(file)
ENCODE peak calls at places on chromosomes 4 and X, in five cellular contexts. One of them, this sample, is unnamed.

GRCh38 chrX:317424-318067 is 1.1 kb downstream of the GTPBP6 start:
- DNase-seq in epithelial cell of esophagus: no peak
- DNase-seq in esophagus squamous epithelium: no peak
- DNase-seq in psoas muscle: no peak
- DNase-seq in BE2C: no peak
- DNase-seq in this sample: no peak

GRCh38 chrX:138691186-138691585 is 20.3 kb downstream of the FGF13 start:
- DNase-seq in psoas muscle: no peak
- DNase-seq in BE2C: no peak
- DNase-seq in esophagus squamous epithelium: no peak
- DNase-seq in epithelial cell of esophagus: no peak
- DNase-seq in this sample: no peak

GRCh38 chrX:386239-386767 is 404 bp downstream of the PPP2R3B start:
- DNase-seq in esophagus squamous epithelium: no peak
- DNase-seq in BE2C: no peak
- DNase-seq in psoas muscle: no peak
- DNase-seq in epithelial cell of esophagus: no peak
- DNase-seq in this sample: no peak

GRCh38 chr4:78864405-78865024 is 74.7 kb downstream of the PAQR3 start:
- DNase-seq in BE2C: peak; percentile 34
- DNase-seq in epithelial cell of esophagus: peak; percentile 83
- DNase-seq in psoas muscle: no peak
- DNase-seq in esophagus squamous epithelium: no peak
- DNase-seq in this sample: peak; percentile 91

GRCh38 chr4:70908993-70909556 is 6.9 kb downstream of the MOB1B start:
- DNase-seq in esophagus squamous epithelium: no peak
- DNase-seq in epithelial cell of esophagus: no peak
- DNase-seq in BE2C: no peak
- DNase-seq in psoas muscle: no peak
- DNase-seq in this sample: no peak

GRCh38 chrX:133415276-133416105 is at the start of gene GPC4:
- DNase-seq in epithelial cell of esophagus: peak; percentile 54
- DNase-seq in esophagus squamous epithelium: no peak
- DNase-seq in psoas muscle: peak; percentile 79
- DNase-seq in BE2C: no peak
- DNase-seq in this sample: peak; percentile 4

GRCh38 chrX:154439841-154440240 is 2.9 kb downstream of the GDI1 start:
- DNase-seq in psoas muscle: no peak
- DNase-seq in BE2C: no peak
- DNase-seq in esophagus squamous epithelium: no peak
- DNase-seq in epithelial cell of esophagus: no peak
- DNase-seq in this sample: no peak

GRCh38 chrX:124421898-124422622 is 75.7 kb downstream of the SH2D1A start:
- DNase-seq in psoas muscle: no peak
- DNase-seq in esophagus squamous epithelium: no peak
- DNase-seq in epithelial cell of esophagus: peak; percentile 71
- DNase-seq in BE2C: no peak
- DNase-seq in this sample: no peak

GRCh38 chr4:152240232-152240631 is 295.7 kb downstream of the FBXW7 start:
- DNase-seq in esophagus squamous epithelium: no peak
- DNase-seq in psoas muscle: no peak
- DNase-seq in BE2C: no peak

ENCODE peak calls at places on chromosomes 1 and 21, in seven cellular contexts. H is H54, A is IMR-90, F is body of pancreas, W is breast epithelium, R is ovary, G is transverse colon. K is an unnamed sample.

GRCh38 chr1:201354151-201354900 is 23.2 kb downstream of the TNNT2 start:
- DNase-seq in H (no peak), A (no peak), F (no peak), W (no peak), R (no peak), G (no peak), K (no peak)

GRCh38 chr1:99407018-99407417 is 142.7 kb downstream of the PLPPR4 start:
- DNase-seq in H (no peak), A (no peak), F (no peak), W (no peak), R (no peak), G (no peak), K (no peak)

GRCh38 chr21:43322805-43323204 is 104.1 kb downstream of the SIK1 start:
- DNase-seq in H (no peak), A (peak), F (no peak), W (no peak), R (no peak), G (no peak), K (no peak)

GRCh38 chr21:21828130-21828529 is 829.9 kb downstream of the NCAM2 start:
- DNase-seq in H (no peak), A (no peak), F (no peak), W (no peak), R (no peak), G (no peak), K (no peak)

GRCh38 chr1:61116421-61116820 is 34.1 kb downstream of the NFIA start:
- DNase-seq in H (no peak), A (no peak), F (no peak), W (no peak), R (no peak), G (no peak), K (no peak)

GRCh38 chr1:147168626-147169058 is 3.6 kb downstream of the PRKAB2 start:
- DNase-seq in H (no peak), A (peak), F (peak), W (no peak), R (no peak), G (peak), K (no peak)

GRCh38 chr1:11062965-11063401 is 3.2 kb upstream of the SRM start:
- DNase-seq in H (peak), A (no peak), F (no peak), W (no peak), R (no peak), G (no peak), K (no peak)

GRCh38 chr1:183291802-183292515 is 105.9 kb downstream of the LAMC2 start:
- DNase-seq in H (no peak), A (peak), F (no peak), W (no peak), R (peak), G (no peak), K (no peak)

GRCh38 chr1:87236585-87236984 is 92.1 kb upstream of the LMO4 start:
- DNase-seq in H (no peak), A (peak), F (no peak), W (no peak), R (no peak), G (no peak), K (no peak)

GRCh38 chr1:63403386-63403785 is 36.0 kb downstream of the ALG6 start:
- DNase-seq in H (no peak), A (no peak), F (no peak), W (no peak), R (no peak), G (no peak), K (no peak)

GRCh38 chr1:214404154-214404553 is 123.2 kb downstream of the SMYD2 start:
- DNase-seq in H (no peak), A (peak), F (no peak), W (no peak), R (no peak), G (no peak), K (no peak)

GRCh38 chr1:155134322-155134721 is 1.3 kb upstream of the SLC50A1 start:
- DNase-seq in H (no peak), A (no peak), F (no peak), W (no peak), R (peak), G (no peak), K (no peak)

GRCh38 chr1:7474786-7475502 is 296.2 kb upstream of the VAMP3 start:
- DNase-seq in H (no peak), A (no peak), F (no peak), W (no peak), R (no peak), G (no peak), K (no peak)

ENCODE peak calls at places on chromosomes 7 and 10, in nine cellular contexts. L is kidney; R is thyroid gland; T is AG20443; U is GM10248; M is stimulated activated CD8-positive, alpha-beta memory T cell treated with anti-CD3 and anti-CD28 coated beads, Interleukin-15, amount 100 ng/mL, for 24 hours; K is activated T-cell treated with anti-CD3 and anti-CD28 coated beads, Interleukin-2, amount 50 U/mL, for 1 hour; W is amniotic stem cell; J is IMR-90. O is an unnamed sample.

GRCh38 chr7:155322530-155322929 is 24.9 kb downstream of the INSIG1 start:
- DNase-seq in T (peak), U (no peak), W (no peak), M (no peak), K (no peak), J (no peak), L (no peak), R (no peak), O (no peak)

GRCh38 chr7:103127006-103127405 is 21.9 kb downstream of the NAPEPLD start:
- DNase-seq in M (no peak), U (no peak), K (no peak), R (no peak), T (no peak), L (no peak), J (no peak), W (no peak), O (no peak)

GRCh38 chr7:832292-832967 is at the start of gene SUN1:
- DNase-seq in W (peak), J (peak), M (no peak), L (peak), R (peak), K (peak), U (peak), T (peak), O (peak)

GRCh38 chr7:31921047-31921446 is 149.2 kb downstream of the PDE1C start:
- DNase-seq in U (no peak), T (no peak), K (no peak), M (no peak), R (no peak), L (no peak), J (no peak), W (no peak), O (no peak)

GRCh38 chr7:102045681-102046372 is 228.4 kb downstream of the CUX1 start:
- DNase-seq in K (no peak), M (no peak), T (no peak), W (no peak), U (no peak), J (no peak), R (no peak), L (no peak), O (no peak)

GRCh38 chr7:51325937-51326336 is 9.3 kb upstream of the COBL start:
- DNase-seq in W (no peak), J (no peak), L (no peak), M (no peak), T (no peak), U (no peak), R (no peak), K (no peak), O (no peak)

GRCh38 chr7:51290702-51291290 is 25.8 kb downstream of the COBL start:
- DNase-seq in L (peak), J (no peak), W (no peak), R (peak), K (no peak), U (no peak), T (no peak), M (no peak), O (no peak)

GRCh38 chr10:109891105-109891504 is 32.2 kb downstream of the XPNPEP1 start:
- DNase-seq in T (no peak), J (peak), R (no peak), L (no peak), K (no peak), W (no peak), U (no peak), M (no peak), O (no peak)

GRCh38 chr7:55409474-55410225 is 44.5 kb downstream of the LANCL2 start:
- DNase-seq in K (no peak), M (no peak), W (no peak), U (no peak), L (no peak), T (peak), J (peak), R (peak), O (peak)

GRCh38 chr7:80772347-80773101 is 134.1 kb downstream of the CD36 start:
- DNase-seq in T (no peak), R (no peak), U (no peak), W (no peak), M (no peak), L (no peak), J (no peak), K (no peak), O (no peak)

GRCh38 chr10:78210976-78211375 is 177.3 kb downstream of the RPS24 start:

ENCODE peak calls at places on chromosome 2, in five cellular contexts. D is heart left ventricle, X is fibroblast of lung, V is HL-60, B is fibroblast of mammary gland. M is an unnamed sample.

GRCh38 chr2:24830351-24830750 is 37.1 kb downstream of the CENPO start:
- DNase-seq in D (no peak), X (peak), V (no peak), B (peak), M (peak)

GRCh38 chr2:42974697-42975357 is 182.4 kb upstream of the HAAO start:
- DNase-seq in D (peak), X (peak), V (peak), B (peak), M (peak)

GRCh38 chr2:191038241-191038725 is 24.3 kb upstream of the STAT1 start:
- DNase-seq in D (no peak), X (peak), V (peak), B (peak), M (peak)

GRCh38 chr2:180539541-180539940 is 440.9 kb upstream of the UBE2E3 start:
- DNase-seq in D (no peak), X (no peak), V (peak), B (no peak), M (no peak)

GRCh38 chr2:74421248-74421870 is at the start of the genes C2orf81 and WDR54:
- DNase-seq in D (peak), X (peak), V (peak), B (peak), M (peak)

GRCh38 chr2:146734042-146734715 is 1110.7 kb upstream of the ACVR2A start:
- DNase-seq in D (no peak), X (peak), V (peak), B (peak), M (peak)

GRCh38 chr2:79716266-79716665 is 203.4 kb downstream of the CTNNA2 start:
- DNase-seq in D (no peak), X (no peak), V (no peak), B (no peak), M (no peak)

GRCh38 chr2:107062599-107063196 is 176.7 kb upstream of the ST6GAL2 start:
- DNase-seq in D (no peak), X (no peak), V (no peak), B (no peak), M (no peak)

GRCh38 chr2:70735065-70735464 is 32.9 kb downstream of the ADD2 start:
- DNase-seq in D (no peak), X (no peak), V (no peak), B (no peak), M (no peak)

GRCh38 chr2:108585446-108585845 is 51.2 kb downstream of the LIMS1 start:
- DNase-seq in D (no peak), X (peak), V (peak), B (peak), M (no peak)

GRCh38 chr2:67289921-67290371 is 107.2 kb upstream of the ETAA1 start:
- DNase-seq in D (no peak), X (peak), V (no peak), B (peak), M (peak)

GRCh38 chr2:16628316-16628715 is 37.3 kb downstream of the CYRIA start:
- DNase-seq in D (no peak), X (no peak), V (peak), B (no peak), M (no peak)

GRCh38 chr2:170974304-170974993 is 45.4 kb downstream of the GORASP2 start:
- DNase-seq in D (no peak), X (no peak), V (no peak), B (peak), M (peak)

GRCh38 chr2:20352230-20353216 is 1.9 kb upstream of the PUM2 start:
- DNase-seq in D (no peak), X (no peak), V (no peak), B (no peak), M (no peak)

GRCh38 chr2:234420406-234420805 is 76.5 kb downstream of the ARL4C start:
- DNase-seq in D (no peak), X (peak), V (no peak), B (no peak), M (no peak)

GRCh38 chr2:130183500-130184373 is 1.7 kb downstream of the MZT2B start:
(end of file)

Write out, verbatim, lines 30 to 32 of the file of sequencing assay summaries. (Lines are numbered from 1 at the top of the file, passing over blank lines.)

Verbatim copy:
- DNase-seq in psoas muscle: no peak
- DNase-seq in this sample: no peak

GRCh38 chrX:133415276-133416105 is at the start of gene GPC4: